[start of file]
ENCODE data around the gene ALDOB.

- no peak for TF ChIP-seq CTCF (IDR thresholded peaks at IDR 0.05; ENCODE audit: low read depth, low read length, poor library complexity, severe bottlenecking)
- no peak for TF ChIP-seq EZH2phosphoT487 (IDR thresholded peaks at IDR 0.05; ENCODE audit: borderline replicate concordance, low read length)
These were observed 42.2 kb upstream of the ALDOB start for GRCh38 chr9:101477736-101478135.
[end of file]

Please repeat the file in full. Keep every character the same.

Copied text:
ENCODE data around the gene ALDOB.

- no peak for TF ChIP-seq CTCF (IDR thresholded peaks at IDR 0.05; ENCODE audit: low read depth, low read length, poor library complexity, severe bottlenecking)
- no peak for TF ChIP-seq EZH2phosphoT487 (IDR thresholded peaks at IDR 0.05; ENCODE audit: borderline replicate concordance, low read length)
These were observed 42.2 kb upstream of the ALDOB start for GRCh38 chr9:101477736-101478135.